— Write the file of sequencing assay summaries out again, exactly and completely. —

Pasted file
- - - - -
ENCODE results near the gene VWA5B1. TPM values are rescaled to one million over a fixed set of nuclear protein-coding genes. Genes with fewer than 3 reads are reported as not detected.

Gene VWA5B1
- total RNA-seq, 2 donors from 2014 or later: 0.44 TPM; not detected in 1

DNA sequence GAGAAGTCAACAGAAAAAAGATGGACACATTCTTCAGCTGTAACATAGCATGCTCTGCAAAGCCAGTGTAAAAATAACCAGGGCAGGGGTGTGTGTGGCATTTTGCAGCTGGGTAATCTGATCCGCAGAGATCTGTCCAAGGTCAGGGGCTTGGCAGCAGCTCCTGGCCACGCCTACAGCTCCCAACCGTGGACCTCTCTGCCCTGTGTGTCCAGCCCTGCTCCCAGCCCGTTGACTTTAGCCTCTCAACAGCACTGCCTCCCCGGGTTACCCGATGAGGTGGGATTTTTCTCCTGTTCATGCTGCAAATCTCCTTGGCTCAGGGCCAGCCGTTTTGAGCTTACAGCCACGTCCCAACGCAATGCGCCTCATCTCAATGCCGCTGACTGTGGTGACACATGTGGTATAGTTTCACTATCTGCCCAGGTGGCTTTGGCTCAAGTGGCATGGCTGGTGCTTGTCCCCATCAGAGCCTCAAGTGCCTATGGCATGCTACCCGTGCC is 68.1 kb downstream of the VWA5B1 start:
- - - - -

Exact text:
ENCODE results near the gene VWA5B1. TPM values are rescaled to one million over a fixed set of nuclear protein-coding genes. Genes with fewer than 3 reads are reported as not detected.

Gene VWA5B1
- total RNA-seq, 2 donors from 2014 or later: 0.44 TPM; not detected in 1

DNA sequence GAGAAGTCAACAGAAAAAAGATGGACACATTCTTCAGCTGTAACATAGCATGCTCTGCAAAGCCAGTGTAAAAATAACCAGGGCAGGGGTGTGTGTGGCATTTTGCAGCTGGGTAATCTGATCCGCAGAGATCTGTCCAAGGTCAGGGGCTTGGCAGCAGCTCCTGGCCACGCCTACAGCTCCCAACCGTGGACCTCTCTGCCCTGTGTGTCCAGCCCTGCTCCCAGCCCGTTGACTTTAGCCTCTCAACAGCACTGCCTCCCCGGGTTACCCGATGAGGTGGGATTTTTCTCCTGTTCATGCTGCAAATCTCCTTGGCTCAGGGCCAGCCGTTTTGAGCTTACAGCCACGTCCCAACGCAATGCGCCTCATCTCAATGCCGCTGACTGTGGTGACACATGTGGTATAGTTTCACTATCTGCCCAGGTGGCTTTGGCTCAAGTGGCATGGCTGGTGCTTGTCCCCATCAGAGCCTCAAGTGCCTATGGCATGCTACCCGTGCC is 68.1 kb downstream of the VWA5B1 start: